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Kate Goodbody is the brain behind the travel blog “More Native Than The Natives”, which explores the world from the points of view of herself and fellow bloggers who have been to the places in question. Several months ago I contributed by pointing out the best places in Brighton to quench your thirst. When not working on this, the 23-year-old travels a lot and is a former resident of Paris. She volunteers in an art gallery and also serves as a tutor for French, English and Maths.

When travelling, there is always time to get a bit of reading in, so Kate always has something on the go. She generously gave up her time to answer my questions about her favourite books.

What are you reading at the moment?

Dear Mr M by Herman Koch. I massively enjoyed The Dinner so thought I’d give this a go and so far it’s proving to be a good read. It uses different narrators to build the suspense and keeps you guessing throughout.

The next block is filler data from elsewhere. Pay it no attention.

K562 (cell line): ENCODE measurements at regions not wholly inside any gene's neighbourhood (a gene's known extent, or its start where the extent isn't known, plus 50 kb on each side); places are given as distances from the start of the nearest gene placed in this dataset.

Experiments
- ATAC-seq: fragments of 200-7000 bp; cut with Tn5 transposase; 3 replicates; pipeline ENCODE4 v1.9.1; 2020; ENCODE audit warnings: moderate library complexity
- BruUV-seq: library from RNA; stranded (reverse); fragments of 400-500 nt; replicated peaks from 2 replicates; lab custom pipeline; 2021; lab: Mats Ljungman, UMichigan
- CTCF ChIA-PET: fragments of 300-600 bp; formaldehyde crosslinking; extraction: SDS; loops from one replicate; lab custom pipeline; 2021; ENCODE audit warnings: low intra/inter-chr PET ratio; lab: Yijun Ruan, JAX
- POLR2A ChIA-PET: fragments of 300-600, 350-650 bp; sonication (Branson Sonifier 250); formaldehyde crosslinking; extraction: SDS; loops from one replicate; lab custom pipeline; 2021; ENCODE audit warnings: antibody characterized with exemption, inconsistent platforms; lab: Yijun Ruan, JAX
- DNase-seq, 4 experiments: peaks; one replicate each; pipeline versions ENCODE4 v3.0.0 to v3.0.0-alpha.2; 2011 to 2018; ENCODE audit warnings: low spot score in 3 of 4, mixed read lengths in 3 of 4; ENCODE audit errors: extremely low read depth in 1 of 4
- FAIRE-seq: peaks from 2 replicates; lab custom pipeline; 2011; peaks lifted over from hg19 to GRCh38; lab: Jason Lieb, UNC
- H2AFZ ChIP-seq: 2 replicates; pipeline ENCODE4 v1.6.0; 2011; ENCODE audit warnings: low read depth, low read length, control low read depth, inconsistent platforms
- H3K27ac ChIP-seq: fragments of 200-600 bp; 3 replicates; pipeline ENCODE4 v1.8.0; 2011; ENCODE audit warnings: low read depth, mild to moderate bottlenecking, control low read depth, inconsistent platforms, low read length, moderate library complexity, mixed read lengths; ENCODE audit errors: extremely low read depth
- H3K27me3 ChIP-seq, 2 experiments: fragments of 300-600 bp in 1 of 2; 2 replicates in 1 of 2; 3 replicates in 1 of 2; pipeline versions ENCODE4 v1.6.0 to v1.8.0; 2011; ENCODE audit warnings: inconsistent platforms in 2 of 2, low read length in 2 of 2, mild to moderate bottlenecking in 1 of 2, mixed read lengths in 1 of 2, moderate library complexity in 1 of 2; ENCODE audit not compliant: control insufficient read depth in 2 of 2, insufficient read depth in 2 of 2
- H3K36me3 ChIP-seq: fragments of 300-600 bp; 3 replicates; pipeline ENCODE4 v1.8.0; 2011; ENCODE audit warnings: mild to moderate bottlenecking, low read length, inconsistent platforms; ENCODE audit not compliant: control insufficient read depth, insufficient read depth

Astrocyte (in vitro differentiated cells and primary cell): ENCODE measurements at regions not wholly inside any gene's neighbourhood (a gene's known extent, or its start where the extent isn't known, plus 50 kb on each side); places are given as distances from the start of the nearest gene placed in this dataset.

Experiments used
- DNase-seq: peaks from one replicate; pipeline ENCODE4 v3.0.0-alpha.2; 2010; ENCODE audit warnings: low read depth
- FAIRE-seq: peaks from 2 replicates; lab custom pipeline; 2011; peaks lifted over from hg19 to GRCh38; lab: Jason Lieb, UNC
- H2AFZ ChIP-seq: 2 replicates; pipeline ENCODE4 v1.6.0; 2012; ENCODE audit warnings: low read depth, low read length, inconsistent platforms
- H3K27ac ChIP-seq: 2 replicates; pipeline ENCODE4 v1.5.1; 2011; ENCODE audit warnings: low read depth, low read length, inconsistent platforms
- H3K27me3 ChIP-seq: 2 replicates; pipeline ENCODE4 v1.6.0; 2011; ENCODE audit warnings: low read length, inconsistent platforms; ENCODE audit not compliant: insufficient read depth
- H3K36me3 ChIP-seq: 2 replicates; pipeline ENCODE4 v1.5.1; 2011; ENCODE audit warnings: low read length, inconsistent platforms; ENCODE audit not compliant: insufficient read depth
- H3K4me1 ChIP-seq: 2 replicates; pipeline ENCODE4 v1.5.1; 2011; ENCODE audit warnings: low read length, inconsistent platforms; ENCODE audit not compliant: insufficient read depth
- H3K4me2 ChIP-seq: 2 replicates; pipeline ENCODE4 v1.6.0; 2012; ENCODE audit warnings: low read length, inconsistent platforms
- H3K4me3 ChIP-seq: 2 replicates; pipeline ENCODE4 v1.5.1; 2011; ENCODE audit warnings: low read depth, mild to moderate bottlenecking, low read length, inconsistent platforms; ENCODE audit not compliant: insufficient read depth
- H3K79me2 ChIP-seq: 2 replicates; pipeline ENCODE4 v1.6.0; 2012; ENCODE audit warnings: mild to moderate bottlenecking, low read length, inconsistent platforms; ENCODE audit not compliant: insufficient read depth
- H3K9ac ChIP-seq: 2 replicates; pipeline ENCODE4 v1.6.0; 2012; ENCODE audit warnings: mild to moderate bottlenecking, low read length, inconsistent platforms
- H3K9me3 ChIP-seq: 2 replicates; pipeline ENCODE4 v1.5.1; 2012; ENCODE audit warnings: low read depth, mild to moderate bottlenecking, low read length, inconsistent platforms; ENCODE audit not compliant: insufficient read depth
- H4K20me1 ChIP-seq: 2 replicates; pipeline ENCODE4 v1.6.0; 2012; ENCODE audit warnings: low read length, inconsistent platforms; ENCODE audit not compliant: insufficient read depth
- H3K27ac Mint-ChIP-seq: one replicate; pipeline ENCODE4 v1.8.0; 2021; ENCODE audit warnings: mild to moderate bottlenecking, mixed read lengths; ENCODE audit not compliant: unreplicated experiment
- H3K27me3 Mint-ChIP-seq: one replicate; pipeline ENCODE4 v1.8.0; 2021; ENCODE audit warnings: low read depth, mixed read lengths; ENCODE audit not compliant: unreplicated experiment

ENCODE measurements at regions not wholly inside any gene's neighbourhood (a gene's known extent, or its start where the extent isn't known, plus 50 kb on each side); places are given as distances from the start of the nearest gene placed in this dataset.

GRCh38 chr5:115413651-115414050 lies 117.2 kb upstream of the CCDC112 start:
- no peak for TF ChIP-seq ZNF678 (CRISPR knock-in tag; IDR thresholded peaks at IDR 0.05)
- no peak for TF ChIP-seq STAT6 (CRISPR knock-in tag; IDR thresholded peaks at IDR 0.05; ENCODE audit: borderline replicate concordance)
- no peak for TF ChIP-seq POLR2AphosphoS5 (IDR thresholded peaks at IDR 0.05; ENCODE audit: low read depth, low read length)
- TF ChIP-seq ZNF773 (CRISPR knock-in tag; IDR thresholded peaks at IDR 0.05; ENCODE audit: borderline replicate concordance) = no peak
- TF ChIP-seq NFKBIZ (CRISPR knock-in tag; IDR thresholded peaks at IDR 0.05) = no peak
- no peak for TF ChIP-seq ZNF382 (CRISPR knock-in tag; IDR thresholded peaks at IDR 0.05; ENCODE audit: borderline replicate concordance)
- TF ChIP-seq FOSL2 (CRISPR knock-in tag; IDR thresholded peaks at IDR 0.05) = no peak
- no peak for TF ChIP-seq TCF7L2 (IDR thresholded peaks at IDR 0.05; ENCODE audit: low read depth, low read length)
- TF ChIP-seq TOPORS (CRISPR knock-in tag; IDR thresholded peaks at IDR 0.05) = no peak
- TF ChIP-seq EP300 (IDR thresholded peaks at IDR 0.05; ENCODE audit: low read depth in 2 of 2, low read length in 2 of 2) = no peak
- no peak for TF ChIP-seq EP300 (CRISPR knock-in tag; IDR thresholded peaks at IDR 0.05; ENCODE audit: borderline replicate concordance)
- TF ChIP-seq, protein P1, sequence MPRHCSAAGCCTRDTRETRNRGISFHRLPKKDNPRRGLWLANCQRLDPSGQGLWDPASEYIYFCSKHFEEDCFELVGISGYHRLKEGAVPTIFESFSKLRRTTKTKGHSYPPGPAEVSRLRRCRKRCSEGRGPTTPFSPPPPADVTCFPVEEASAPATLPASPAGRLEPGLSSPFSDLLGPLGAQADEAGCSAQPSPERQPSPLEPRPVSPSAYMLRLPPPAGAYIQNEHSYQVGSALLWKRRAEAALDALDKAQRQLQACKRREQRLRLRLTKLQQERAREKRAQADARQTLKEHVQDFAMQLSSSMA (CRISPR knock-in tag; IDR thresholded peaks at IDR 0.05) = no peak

What were your favourite books growing up?

I grew up while the Harry Potter books were still being written and can remember sitting in the playground at school reading them. Harry Potter and the Order of the Phoenix was a big book for an eight-year-old to lug around! I even sat on the landing late at night so that I could just finish the chapter because my sister wouldn’t let me keep our bedroom light on!

Which author, dead or alive, would you most like to meet?

I have a confession here. I’m ever so slightly obsessed with James Bond (the novels, not necessarily the films), therefore I’d have to say Ian Fleming. I don’t think we would get on but I wouldn’t say no to a martini on the veranda of his house in Jamaica. I know people see him as a misogynist but the books have a special place in my heart.

Have you ever seen a film that was better than the book it was based on?

Tinker Tailor Soldier Spy! I’m a big John le Carré fan but this book did drag on a little. The film perfectly captured the atmosphere and Gary Oldman makes a fabulous spymaster. The casting in general was top notch. It isn’t often they get the right actors for the right roles in adaptations but not one of their choices disappointed me.